linking you to your next opportunity

Mistake #1: Don’t Overuse “I”
Your cover letter is not your autobiography. The focus should be on how you meet an employer’s needs, not on your life story. Avoid the perception of being self-centered by minimizing your use of the word “I,” especially at the beginning of your sentences.

Mistake #2: Don’t Use a Weak Opening
Job seekers frequently struggle with how to begin a cover letter. This often results in a feeble introduction lacking punch and failing to grab the reader’s interest.

Consider this example:
Weak: Please consider me for your sales representative opening.
Better: Your need for a top-performing sales rep is an excellent match to my 3yr history as…

Mistake #3: Don’t Omit Your Top Selling Points
A cover letter is a sales letter that sells you as a candidate. Just like the resume, it should be compelling and give the main reasons why you should be called for an interview.

For example:
Your Ad Specifies: Communication skills
I Offer: Five years of public speaking experience and an extensive background in executive-level report.

Mistake #4: Don’t Make It Too Long
If your cover letter exceeds one page, you may be putting readers to sleep. Keep it concise but compelling, and be respectful of readers’ time.

Mistake #5: Don’t Repeat Your Resume Word for Word
Your cover letter shouldn’t regurgitate what’s on your resume.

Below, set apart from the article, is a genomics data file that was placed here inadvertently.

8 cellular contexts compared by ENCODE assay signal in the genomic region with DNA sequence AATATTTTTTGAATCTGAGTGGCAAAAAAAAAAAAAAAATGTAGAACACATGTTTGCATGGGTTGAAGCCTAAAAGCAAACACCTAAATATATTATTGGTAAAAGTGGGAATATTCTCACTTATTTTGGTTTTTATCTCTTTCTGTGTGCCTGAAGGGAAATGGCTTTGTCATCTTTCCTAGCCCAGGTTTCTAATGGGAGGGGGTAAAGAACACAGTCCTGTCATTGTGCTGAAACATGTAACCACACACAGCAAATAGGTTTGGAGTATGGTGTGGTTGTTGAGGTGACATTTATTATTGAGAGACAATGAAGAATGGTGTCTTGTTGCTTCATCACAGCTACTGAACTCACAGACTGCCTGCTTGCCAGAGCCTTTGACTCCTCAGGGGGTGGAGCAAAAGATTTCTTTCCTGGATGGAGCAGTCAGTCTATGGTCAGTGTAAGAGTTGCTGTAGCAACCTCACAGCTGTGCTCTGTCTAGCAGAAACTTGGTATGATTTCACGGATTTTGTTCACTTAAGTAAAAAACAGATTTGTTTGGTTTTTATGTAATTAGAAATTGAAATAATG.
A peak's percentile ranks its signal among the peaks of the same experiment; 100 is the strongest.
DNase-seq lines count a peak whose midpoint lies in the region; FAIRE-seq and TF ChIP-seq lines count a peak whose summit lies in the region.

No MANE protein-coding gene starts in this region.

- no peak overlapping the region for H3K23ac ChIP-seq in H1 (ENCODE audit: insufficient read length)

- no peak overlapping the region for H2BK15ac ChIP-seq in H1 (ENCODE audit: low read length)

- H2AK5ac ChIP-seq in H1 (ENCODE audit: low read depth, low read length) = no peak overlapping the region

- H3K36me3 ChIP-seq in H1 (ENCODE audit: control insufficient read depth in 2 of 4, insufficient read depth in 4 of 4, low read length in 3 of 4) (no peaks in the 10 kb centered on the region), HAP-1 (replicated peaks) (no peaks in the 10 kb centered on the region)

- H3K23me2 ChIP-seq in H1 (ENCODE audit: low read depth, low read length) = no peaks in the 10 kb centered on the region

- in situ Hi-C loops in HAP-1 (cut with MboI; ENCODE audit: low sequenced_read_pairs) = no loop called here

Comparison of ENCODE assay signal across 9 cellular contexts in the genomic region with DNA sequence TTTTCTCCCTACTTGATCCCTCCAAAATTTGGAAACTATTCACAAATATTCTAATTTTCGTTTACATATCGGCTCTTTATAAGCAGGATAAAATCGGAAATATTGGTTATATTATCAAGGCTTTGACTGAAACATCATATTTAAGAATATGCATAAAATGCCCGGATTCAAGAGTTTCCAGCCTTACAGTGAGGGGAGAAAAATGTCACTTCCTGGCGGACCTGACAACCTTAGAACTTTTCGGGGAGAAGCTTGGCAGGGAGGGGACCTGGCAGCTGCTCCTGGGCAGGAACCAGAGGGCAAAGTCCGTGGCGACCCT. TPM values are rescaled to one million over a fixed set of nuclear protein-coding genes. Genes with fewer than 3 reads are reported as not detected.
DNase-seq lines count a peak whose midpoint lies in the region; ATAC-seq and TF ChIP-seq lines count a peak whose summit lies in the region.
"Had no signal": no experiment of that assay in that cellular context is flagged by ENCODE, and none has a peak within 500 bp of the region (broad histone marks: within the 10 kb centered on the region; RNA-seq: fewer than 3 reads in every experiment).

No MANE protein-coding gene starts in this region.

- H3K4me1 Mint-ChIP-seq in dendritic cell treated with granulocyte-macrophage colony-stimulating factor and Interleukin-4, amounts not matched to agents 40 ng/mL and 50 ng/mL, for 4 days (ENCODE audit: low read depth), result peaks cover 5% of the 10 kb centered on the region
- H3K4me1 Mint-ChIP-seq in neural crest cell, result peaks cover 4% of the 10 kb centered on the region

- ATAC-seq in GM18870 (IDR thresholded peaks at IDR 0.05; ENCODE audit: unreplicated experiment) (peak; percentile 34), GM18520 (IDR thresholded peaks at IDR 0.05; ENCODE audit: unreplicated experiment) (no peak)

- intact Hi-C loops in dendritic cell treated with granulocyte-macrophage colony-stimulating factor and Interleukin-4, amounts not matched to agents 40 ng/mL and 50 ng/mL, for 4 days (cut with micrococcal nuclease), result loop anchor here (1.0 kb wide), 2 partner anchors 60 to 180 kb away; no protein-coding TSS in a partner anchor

Mistake #6: Don’t Be Vague
If you’re replying to an advertised opening, reference the specific job title in your cover letter. The person reading your letter may be reviewing hundreds of letters for dozens of different jobs. Make sure all the content in your letter supports how you will meet the employer’s specific needs.

Mistake #7: Don’t Forget to Customize
If you’re applying to a number of similar positions, chances are you’re tweaking one letter and using it for multiple openings. That’s fine, as long as you are customizing each one.

Mistake #8: Don’t End on a Passive Note
When possible, put your future in your own hands with a promise to follow up. Instead of asking readers to call you, try a statement like this: I will follow up with you in a few days to answer any preliminary questions you may have. In the meantime, you may reach me at (555) 555-5555.

Mistake #9: Simple Thank You
Your cover letter should thank the reader for his time and consideration.

Mistake #10: Don’t Forget to Sign the Letter
It is proper business etiquette to end a letter with your name & surname.

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